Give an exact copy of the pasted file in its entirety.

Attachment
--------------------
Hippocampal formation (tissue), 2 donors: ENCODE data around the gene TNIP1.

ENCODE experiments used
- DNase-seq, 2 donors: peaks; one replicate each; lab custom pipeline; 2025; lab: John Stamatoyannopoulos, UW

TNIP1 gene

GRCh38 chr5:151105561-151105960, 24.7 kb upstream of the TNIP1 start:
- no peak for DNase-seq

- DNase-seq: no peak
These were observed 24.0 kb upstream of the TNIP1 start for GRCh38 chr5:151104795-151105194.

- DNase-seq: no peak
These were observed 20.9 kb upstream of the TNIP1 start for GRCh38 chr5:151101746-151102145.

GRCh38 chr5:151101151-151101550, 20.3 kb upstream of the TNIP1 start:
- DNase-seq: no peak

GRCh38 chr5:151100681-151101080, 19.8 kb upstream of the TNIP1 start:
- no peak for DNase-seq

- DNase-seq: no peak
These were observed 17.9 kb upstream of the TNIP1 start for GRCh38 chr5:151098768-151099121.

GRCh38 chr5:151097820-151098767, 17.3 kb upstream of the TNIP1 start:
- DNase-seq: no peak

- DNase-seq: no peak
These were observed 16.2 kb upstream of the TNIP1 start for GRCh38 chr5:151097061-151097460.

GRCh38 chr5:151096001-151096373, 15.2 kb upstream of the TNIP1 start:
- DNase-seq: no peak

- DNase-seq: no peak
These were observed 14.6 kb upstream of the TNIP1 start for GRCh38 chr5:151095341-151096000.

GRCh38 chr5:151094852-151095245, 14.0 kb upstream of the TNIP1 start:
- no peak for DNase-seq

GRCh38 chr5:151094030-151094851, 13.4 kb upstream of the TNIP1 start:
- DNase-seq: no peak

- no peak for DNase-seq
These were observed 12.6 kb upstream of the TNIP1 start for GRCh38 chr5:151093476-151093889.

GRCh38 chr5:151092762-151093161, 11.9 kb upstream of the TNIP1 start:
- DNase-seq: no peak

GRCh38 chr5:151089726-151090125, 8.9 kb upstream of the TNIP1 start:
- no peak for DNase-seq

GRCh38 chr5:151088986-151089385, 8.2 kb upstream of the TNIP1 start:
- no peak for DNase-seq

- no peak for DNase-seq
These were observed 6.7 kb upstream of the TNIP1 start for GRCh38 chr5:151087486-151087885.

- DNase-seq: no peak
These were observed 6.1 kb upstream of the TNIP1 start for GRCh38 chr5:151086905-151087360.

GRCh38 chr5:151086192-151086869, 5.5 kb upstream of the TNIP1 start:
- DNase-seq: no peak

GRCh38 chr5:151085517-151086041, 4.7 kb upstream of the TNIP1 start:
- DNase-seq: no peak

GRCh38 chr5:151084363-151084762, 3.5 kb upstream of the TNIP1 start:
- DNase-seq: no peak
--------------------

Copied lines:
Hippocampal formation (tissue), 2 donors: ENCODE data around the gene TNIP1.

ENCODE experiments used
- DNase-seq, 2 donors: peaks; one replicate each; lab custom pipeline; 2025; lab: John Stamatoyannopoulos, UW

TNIP1 gene

GRCh38 chr5:151105561-151105960, 24.7 kb upstream of the TNIP1 start:
- no peak for DNase-seq

- DNase-seq: no peak
These were observed 24.0 kb upstream of the TNIP1 start for GRCh38 chr5:151104795-151105194.

- DNase-seq: no peak
These were observed 20.9 kb upstream of the TNIP1 start for GRCh38 chr5:151101746-151102145.

GRCh38 chr5:151101151-151101550, 20.3 kb upstream of the TNIP1 start:
- DNase-seq: no peak

GRCh38 chr5:151100681-151101080, 19.8 kb upstream of the TNIP1 start:
- no peak for DNase-seq

- DNase-seq: no peak
These were observed 17.9 kb upstream of the TNIP1 start for GRCh38 chr5:151098768-151099121.

GRCh38 chr5:151097820-151098767, 17.3 kb upstream of the TNIP1 start:
- DNase-seq: no peak

- DNase-seq: no peak
These were observed 16.2 kb upstream of the TNIP1 start for GRCh38 chr5:151097061-151097460.

GRCh38 chr5:151096001-151096373, 15.2 kb upstream of the TNIP1 start:
- DNase-seq: no peak

- DNase-seq: no peak
These were observed 14.6 kb upstream of the TNIP1 start for GRCh38 chr5:151095341-151096000.

GRCh38 chr5:151094852-151095245, 14.0 kb upstream of the TNIP1 start:
- no peak for DNase-seq

GRCh38 chr5:151094030-151094851, 13.4 kb upstream of the TNIP1 start:
- DNase-seq: no peak

- no peak for DNase-seq
These were observed 12.6 kb upstream of the TNIP1 start for GRCh38 chr5:151093476-151093889.

GRCh38 chr5:151092762-151093161, 11.9 kb upstream of the TNIP1 start:
- DNase-seq: no peak

GRCh38 chr5:151089726-151090125, 8.9 kb upstream of the TNIP1 start:
- no peak for DNase-seq

GRCh38 chr5:151088986-151089385, 8.2 kb upstream of the TNIP1 start:
- no peak for DNase-seq

- no peak for DNase-seq
These were observed 6.7 kb upstream of the TNIP1 start for GRCh38 chr5:151087486-151087885.

- DNase-seq: no peak
These were observed 6.1 kb upstream of the TNIP1 start for GRCh38 chr5:151086905-151087360.

GRCh38 chr5:151086192-151086869, 5.5 kb upstream of the TNIP1 start:
- DNase-seq: no peak

GRCh38 chr5:151085517-151086041, 4.7 kb upstream of the TNIP1 start:
- DNase-seq: no peak

GRCh38 chr5:151084363-151084762, 3.5 kb upstream of the TNIP1 start:
- DNase-seq: no peak